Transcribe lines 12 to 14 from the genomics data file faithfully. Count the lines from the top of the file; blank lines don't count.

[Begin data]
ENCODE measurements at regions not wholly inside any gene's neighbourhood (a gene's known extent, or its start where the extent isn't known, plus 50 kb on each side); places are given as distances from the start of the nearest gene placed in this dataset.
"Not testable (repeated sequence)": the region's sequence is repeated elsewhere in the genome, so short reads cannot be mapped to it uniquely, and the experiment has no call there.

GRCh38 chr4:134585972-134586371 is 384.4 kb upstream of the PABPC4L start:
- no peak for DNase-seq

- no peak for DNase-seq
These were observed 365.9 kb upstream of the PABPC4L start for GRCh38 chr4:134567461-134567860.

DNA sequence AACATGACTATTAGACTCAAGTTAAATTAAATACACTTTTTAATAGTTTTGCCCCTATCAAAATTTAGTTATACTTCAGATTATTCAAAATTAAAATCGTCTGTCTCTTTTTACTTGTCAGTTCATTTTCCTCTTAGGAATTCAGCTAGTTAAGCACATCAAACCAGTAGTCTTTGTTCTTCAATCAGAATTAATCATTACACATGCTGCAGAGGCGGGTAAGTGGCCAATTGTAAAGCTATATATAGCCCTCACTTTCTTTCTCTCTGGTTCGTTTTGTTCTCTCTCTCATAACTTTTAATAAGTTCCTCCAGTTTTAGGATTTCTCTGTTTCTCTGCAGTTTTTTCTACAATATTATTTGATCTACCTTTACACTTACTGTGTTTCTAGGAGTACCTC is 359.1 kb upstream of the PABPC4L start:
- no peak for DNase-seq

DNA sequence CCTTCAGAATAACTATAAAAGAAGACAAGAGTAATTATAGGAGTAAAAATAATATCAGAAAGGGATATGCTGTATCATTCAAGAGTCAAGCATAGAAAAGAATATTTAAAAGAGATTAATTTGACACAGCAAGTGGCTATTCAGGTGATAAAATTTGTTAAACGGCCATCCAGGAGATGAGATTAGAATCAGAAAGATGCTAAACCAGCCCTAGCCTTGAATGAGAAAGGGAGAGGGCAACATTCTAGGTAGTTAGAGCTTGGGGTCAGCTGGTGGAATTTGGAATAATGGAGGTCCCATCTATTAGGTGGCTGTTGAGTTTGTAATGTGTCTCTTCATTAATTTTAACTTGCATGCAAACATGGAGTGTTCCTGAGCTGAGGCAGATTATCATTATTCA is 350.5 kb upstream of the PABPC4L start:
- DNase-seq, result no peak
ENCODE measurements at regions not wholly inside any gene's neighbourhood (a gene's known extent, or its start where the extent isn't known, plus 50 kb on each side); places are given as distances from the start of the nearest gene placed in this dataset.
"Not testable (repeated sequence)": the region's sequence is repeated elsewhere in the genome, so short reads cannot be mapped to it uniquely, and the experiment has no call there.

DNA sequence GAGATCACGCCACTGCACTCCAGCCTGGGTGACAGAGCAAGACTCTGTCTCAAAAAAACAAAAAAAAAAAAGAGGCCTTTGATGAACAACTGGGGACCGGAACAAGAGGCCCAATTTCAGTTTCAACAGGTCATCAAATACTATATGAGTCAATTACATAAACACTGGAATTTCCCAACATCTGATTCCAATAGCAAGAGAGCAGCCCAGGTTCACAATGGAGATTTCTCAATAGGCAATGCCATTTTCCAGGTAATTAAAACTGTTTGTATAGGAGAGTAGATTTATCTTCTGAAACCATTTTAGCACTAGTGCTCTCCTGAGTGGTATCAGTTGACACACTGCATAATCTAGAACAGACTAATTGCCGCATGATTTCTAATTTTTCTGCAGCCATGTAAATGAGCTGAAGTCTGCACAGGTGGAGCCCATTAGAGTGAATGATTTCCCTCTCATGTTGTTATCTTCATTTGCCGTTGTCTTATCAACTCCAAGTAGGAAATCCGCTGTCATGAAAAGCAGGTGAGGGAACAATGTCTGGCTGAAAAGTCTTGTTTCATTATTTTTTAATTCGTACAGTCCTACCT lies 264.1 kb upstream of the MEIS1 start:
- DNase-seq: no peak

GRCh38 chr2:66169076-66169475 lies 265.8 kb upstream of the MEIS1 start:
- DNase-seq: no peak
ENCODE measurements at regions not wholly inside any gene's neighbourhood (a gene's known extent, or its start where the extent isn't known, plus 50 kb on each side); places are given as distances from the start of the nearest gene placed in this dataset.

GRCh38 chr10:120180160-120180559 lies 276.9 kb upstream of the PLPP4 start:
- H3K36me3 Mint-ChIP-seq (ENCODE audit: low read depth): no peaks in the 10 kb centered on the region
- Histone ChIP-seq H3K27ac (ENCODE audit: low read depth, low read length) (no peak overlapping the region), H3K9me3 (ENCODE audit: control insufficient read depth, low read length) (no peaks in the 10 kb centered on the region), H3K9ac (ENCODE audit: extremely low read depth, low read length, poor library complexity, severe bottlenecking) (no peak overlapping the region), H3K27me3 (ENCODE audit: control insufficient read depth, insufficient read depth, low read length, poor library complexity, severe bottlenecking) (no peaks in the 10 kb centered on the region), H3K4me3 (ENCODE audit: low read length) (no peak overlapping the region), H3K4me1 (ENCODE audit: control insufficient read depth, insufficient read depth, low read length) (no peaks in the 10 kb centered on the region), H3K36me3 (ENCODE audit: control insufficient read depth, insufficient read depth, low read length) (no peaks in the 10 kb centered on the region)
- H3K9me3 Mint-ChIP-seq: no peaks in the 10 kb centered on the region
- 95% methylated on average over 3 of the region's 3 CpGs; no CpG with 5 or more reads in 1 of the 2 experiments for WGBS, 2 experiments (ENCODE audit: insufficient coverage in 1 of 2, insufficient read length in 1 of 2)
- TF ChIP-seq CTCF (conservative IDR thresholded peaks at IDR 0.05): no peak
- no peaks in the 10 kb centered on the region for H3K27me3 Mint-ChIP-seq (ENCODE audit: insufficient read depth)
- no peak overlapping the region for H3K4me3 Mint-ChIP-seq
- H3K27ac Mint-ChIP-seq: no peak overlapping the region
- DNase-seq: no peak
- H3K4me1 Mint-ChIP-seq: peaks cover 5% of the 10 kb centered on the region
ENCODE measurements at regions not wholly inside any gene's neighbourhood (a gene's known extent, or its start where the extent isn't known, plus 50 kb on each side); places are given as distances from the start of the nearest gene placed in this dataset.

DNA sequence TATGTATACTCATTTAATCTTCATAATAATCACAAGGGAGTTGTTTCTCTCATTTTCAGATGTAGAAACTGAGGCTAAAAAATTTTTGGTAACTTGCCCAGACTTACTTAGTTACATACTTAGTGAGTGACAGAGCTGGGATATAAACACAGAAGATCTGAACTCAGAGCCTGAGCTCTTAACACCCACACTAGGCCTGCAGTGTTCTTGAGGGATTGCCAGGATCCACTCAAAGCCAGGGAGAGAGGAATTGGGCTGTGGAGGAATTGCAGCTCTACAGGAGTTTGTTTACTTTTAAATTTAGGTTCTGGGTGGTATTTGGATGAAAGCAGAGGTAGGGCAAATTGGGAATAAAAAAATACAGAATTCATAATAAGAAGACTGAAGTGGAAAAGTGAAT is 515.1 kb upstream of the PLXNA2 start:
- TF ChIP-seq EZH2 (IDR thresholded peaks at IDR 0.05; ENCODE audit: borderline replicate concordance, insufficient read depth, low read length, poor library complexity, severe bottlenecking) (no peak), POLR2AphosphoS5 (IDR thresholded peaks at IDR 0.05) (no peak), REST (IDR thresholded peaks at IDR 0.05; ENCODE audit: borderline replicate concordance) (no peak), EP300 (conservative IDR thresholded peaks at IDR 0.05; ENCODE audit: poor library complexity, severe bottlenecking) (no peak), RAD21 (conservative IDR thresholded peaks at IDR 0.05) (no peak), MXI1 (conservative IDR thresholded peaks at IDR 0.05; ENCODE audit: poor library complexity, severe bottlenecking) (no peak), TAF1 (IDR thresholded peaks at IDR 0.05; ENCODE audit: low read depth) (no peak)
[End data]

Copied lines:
"Not testable (repeated sequence)": the region's sequence is repeated elsewhere in the genome, so short reads cannot be mapped to it uniquely, and the experiment has no call there.

DNA sequence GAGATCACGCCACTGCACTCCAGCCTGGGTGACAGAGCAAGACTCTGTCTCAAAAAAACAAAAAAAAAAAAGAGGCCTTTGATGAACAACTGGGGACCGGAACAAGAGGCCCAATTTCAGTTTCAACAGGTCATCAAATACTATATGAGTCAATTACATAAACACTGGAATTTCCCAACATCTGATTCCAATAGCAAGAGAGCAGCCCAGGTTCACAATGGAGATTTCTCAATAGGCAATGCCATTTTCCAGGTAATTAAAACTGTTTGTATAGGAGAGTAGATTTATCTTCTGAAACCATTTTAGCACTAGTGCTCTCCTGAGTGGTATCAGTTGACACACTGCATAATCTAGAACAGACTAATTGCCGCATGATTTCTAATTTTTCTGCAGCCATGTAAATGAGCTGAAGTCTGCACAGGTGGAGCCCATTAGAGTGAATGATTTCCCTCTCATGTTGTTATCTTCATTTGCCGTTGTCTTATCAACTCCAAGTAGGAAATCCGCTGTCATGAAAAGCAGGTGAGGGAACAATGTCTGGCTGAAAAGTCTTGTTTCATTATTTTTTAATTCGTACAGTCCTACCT lies 264.1 kb upstream of the MEIS1 start:
- DNase-seq: no peak